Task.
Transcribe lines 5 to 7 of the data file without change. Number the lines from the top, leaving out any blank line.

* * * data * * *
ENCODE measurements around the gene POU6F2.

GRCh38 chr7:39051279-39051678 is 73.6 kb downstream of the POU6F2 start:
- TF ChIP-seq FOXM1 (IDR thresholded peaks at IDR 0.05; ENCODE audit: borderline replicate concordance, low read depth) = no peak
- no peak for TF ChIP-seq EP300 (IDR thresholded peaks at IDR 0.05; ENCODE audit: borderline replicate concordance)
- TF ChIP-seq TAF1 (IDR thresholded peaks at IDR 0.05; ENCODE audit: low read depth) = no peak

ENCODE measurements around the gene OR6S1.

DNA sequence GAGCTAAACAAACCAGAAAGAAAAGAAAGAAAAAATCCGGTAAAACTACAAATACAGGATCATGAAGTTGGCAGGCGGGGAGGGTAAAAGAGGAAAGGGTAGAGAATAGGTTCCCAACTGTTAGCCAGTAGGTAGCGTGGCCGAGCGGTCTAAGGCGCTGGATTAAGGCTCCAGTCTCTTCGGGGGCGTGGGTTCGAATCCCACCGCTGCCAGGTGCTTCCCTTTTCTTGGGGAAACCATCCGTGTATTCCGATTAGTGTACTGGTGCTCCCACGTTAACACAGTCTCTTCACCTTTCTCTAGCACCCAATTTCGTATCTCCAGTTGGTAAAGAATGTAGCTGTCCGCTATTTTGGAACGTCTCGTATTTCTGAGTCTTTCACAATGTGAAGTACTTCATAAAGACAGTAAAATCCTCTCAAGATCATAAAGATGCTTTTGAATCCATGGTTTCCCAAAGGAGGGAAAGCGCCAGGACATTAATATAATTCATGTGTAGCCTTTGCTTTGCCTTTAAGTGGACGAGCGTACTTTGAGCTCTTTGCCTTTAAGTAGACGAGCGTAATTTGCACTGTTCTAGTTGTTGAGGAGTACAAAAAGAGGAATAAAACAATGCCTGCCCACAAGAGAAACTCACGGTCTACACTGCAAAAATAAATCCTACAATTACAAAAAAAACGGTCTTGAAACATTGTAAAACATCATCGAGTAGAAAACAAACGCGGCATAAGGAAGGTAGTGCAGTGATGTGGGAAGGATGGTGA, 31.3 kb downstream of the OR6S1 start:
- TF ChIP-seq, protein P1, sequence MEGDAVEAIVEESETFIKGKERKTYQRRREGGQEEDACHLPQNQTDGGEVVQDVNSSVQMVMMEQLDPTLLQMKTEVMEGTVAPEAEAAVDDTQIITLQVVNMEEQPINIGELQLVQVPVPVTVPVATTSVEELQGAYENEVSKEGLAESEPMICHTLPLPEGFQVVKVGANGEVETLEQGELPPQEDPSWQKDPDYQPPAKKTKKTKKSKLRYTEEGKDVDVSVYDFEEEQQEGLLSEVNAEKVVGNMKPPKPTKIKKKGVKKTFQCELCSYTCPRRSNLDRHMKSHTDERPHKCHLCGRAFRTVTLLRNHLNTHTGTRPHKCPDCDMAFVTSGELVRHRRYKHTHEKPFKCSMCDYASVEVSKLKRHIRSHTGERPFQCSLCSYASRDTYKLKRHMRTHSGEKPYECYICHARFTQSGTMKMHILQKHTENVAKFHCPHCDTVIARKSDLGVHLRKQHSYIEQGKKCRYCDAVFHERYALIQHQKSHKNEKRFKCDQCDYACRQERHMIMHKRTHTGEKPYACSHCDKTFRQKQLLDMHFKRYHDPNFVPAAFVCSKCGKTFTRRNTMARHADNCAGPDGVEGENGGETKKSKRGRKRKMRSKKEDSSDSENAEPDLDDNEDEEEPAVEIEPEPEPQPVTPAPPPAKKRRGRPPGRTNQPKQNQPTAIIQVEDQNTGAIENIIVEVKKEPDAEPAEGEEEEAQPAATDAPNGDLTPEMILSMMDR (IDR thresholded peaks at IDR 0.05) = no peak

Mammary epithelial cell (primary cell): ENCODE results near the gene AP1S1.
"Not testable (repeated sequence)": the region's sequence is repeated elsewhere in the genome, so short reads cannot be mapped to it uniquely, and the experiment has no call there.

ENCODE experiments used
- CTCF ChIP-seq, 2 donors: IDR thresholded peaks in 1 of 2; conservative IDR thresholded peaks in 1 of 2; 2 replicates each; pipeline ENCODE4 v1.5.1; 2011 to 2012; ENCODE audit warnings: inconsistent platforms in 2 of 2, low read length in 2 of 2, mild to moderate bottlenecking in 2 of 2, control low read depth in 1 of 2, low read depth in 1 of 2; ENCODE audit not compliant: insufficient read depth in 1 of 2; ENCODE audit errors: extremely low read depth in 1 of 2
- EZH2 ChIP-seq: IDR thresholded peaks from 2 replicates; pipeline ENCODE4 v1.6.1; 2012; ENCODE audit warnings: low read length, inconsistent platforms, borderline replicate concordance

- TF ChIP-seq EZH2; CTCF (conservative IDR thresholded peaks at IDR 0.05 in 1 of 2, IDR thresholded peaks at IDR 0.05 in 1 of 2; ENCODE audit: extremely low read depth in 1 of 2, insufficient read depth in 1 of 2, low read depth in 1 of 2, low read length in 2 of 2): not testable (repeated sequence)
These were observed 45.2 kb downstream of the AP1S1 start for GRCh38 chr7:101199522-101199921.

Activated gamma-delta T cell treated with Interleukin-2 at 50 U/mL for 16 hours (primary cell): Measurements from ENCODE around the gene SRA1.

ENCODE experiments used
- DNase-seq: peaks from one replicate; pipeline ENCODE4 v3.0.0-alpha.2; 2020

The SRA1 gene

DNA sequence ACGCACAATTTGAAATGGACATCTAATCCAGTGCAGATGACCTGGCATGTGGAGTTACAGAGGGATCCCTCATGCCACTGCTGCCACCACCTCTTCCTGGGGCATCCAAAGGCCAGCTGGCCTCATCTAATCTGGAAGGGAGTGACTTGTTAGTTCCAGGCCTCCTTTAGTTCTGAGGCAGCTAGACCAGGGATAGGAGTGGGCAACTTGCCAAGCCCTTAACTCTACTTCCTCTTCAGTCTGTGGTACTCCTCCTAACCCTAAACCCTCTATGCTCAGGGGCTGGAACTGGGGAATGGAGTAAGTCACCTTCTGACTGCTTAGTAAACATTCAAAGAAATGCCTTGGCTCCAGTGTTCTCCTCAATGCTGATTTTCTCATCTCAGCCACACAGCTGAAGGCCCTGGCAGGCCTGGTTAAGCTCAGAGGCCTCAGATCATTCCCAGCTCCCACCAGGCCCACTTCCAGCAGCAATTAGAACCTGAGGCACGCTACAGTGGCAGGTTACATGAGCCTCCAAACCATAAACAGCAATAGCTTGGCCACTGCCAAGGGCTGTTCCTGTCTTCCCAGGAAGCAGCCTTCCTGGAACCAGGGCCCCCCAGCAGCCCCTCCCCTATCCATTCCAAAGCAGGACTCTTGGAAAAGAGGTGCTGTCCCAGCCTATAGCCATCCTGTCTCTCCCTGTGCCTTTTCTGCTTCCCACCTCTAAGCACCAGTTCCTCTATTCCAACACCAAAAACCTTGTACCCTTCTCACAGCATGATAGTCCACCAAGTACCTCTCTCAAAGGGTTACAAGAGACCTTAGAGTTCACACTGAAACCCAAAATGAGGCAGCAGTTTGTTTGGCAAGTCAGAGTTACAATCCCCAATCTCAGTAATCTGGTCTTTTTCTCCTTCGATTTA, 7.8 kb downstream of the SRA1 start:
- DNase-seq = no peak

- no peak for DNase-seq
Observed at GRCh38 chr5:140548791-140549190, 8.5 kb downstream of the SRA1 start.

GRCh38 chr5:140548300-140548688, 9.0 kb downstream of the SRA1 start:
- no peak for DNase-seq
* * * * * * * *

- TF ChIP-seq TAF1 (IDR thresholded peaks at IDR 0.05; ENCODE audit: low read depth) = no peak

ENCODE measurements around the gene OR6S1.

DNA sequence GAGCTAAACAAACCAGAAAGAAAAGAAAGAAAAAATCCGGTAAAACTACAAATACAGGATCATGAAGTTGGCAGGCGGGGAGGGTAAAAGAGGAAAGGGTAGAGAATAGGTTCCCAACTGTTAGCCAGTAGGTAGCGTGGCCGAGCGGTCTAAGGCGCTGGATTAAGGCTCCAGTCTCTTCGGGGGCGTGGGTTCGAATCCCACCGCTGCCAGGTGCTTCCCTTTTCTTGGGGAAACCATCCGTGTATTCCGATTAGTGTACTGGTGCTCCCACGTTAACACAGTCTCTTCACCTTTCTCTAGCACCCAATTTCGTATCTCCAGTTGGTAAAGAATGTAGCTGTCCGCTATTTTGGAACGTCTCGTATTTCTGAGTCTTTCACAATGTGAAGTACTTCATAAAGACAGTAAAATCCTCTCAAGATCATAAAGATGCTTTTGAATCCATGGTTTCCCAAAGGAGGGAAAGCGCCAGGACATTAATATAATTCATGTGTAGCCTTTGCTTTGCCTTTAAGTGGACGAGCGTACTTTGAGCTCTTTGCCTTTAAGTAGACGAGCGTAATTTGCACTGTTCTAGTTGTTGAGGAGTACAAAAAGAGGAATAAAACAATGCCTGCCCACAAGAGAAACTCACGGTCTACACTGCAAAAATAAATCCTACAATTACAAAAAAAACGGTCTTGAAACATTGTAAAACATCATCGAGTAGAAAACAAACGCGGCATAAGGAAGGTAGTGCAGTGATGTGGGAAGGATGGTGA, 31.3 kb downstream of the OR6S1 start: